Home ownership has been the big driver of household wealth and consumption. Unlike in big cities such as Shanghai, Yichang is still affordable relative to average city incomes, though prices are rising rapidly. Our survey found 87.7% of respondents owned at least one home while 34% said they owned two or more. Among those reporting annual household incomes of 200,000 yuan or more, 60.8% said they own two or more properties.
Our survey also found 20% of all respondents own rental properties. Civil servant Xu Ting supplements her 4,800 yuan a month take-home pay with rent from a retail property.
"Most native Yichang people like me don't just count on wages to make a living," she said.
Among homeowners, 52.3% said they owed nothing on their properties while 37% said they spent less than a third of their monthly net income servicing a mortgage. But Yichang residents are not averse to borrowing. We counted 29 institutions in the city -- both traditional banks and underground lenders -- offering loans at annualized rates of up to 31.4%. Our survey found nearly 25% have taken out a consumer loan over the past 12 months, rising to over 30% of 26-35 year-olds.
Yichang's urban population grew by 48% between 2010 and 2016, boosted by the return of migrant workers from manufacturing hubs on the east coast. In 2016, 63,000 Yichang-born migrant workers returned to the city, according to the local labor bureau.
Chen Linqin returned from a factory job in Shenzhen two years ago to take care of her parents. The 28-year old is now making 6,000 yuan a month -- double her Shenzhen salary -- selling Vivo smartphones, one of a crop of new, affordable domestic brands. "I had no idea what I was going to do when I came home but it turned out to be a great decision," she said.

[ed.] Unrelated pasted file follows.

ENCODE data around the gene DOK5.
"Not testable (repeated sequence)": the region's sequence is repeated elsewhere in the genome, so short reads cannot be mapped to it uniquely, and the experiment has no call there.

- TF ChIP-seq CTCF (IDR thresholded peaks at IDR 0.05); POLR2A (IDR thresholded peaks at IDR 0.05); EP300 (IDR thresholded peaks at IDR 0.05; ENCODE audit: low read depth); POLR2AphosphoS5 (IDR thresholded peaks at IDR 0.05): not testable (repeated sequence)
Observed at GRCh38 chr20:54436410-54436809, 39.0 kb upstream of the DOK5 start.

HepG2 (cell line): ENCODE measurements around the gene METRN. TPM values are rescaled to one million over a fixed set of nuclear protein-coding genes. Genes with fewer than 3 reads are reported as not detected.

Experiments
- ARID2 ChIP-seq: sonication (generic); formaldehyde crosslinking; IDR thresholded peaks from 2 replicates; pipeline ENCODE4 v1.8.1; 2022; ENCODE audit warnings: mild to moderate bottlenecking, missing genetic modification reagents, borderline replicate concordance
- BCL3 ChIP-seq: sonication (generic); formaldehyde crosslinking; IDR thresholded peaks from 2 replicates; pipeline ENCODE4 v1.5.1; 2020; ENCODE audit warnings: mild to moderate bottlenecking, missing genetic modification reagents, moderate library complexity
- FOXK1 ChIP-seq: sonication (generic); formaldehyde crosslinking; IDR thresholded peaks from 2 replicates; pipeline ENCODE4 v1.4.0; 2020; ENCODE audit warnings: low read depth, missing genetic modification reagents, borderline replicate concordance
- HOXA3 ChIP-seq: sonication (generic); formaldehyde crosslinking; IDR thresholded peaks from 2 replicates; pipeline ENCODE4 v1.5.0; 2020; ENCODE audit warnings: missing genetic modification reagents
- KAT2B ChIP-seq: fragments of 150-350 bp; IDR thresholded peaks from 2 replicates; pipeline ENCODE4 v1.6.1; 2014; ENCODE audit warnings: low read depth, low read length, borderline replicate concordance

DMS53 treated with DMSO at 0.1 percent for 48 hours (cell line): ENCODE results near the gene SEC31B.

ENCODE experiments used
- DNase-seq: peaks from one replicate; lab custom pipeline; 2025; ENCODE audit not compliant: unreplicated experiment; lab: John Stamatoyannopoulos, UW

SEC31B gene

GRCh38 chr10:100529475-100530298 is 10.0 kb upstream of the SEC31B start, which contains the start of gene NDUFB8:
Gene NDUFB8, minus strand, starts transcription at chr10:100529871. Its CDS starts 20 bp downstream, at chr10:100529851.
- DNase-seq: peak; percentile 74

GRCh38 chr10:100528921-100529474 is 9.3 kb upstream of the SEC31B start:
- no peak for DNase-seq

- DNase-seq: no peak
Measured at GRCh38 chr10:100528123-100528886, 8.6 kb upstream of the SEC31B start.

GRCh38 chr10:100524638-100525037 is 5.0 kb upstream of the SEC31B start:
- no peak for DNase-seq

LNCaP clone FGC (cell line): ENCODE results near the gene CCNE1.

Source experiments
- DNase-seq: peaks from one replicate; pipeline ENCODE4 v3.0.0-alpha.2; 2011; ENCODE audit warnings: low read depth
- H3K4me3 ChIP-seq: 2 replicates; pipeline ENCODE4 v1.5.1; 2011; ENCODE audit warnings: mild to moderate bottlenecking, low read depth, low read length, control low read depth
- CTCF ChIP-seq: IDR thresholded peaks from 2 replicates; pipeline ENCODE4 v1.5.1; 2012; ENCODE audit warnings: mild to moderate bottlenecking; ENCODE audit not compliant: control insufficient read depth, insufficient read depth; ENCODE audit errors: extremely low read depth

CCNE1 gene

However, Yichang's spending boom is under a cloud. A third of the city's chemical workers have been laid off over the past two years as polluting industries are closed or relocated. Tax revenues and industrial output have plunged.
Yichang residents are not optimistic about local prospects; 69.3% said jobs are available, but they are low-paying, while 24.3% said the number of openings was inadequate. Just 54% of respondents said they expect their incomes to rise in the coming year, compared with over 66% nationwide. At least house prices are still rising rapidly. The government is unlikely to follow other cities in imposing purchase restrictions given the hit to Yichang's manufacturing sector.
Local officials understand the need to develop new source of economic growth. Like many Chinese cities, Yichang has ringed off a high-tech zone, but investors are unwilling to move from China's coastal areas because of a lack of infrastructure. The government talks of replacing polluting factories with green development, tourism and even industries like artificial intelligence, but this will not happen overnight. Yichang's economy, and its household sector, may be in for a rocky period.
"We are going through a painful transition that could last quite a few years," a local government official said.
FT Confidential Research is an independent research service from the Financial Times, providing in-depth analysis of and statistical insight into China and Southeast Asia. Our team of researchers in these key markets combine findings from our proprietary surveys with on-the-ground research to provide predictive analysis for investors.